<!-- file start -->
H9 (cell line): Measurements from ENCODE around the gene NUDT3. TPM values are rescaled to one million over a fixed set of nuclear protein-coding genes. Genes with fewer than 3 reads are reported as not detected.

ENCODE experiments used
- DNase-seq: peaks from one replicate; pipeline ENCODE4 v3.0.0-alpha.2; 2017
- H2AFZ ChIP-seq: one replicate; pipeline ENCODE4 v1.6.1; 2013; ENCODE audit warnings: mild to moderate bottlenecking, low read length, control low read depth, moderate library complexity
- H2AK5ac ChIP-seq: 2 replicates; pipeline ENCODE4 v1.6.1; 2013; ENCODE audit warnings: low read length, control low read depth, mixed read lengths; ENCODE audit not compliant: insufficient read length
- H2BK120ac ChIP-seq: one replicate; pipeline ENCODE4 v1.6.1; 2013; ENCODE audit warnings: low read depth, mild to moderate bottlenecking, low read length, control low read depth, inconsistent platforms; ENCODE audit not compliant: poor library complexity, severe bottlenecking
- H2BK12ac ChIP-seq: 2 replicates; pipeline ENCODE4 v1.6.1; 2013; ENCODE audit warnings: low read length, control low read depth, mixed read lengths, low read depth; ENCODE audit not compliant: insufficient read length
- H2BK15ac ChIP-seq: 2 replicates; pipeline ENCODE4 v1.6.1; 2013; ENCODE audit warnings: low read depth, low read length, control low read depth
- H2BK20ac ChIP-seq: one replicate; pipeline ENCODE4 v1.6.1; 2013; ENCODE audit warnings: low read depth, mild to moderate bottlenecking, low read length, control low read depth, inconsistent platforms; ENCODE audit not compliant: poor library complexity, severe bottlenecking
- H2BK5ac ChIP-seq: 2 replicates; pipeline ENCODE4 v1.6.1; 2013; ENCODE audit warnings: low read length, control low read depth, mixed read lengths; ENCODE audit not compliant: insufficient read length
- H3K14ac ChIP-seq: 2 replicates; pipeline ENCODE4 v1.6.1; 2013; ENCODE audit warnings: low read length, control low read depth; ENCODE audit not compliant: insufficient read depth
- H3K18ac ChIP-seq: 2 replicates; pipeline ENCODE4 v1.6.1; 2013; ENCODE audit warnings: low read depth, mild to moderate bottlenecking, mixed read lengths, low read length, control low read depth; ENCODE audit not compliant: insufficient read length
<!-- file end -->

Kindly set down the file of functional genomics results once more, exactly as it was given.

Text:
H9 (cell line): Measurements from ENCODE around the gene NUDT3. TPM values are rescaled to one million over a fixed set of nuclear protein-coding genes. Genes with fewer than 3 reads are reported as not detected.

ENCODE experiments used
- DNase-seq: peaks from one replicate; pipeline ENCODE4 v3.0.0-alpha.2; 2017
- H2AFZ ChIP-seq: one replicate; pipeline ENCODE4 v1.6.1; 2013; ENCODE audit warnings: mild to moderate bottlenecking, low read length, control low read depth, moderate library complexity
- H2AK5ac ChIP-seq: 2 replicates; pipeline ENCODE4 v1.6.1; 2013; ENCODE audit warnings: low read length, control low read depth, mixed read lengths; ENCODE audit not compliant: insufficient read length
- H2BK120ac ChIP-seq: one replicate; pipeline ENCODE4 v1.6.1; 2013; ENCODE audit warnings: low read depth, mild to moderate bottlenecking, low read length, control low read depth, inconsistent platforms; ENCODE audit not compliant: poor library complexity, severe bottlenecking
- H2BK12ac ChIP-seq: 2 replicates; pipeline ENCODE4 v1.6.1; 2013; ENCODE audit warnings: low read length, control low read depth, mixed read lengths, low read depth; ENCODE audit not compliant: insufficient read length
- H2BK15ac ChIP-seq: 2 replicates; pipeline ENCODE4 v1.6.1; 2013; ENCODE audit warnings: low read depth, low read length, control low read depth
- H2BK20ac ChIP-seq: one replicate; pipeline ENCODE4 v1.6.1; 2013; ENCODE audit warnings: low read depth, mild to moderate bottlenecking, low read length, control low read depth, inconsistent platforms; ENCODE audit not compliant: poor library complexity, severe bottlenecking
- H2BK5ac ChIP-seq: 2 replicates; pipeline ENCODE4 v1.6.1; 2013; ENCODE audit warnings: low read length, control low read depth, mixed read lengths; ENCODE audit not compliant: insufficient read length
- H3K14ac ChIP-seq: 2 replicates; pipeline ENCODE4 v1.6.1; 2013; ENCODE audit warnings: low read length, control low read depth; ENCODE audit not compliant: insufficient read depth
- H3K18ac ChIP-seq: 2 replicates; pipeline ENCODE4 v1.6.1; 2013; ENCODE audit warnings: low read depth, mild to moderate bottlenecking, mixed read lengths, low read length, control low read depth; ENCODE audit not compliant: insufficient read length